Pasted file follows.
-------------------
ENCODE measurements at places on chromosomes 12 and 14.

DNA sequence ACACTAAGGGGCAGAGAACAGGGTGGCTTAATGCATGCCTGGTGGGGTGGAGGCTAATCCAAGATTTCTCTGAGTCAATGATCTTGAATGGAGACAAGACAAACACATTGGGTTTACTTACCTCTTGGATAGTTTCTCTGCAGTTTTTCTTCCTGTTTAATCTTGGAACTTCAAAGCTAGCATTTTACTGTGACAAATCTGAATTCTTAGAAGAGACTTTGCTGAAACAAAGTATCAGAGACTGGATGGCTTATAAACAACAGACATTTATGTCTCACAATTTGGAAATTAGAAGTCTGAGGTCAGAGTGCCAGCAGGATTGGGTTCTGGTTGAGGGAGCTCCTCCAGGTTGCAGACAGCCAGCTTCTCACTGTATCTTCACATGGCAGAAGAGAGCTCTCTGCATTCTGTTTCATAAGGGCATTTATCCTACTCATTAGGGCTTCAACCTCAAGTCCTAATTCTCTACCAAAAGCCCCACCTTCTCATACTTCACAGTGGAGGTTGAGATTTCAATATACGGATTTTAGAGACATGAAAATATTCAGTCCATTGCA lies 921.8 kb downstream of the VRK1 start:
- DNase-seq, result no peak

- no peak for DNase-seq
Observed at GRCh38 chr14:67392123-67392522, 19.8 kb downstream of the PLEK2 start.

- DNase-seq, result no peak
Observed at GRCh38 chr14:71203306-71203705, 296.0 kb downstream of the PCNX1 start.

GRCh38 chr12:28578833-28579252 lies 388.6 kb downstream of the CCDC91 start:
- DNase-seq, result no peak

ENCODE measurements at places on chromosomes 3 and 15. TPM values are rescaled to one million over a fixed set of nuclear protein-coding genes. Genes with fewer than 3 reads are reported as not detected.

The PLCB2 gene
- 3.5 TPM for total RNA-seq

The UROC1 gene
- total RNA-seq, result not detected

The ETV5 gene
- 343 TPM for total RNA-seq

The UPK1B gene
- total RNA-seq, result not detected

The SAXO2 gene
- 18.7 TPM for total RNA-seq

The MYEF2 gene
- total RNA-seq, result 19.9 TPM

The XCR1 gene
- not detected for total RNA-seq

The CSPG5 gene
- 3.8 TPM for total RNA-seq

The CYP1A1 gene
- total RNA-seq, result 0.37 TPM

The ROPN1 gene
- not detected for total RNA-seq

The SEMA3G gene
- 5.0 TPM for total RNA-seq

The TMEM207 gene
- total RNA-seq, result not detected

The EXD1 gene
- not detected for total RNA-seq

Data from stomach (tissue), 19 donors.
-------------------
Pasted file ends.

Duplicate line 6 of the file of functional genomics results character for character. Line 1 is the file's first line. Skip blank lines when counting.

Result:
- DNase-seq, result no peak